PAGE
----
Shelby County ruling could make it easier for states to get away with extreme racial gerrymandering

Legal experts are predicting great difficulties for the Department of Justice as the country enters its first redistricting period in over fifty years in which states and localities with a documented history of racial discrimination are not required to submit their redrawn electoral maps for federal “preclearance.” According to some legal analysts, the now-defunct “preclearance” policy not only gave the federal government the power to reject electoral maps that might have been designed to disadvantage minority voters, but also served as a deterrent to states that were not subject to the preclearance policy, by publicly demonstrating precisely which methods would draw lawsuits from the Department of Justice. It is now being argued that states intent on getting away with racially-motivated gerrymandering will have every incentive to submit their new maps at “the last minute,” in order to stymie potential civil rights lawsuits.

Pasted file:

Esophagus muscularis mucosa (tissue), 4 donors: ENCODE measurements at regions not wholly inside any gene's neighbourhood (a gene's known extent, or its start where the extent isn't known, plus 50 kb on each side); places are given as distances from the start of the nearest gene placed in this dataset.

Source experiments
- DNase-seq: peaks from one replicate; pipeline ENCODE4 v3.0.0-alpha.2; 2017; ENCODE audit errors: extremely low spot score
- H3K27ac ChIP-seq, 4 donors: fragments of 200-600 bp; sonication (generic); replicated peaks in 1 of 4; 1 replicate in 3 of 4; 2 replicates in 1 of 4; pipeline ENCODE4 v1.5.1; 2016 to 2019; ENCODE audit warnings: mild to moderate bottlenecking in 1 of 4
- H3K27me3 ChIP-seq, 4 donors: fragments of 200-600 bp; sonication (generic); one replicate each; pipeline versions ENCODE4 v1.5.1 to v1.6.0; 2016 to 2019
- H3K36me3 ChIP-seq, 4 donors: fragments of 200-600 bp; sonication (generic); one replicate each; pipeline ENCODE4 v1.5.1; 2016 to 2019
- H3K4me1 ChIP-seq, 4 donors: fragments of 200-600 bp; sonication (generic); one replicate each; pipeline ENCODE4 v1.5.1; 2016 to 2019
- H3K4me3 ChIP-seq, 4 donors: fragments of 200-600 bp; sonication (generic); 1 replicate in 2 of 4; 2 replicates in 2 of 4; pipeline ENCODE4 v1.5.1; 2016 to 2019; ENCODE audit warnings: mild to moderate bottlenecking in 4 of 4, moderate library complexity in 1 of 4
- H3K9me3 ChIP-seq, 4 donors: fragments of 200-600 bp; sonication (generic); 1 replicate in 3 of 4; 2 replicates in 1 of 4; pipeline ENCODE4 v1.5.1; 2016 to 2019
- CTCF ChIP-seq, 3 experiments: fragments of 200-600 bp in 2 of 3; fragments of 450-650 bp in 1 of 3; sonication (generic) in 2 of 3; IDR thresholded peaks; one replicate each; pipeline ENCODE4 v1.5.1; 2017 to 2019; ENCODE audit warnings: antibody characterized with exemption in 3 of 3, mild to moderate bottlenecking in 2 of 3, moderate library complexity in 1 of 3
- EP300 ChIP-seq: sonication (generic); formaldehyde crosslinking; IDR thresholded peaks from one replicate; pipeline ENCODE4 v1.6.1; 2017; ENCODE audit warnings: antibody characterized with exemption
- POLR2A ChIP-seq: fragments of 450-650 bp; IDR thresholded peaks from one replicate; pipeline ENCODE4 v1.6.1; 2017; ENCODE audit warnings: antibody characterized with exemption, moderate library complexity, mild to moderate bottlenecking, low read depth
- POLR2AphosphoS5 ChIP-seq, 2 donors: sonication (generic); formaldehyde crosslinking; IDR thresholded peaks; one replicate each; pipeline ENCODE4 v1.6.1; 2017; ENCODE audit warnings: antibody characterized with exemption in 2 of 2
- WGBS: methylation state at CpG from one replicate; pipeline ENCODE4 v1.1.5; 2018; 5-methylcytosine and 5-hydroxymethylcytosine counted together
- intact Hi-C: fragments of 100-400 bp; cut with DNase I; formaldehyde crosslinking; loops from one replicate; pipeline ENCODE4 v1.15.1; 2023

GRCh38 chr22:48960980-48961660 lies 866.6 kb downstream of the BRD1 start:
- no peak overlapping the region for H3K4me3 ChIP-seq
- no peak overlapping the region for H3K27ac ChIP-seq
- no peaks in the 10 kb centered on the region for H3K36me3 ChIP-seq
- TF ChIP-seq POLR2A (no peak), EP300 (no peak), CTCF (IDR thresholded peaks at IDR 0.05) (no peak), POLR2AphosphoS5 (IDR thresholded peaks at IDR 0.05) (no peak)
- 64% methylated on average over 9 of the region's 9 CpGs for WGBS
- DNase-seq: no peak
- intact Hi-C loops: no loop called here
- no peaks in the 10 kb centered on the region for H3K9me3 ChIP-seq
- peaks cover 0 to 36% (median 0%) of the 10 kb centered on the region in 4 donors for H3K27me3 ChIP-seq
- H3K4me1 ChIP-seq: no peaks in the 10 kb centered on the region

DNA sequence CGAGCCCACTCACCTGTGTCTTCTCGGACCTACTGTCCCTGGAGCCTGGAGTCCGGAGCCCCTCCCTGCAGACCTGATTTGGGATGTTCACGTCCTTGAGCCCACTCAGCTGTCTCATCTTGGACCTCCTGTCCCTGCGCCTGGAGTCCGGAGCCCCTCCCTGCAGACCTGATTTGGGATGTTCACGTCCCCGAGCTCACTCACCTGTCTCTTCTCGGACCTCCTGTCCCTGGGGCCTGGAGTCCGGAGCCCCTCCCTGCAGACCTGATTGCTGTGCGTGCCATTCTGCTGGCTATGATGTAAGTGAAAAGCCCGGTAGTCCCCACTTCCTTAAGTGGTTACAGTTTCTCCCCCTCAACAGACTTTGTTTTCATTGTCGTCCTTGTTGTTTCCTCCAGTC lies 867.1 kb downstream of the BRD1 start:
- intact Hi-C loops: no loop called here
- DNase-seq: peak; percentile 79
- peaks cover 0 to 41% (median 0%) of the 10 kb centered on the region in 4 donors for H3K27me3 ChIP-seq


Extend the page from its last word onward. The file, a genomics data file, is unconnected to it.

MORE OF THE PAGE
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Image Credit: Victoria Pickering (CC BY-NC-ND 2.0)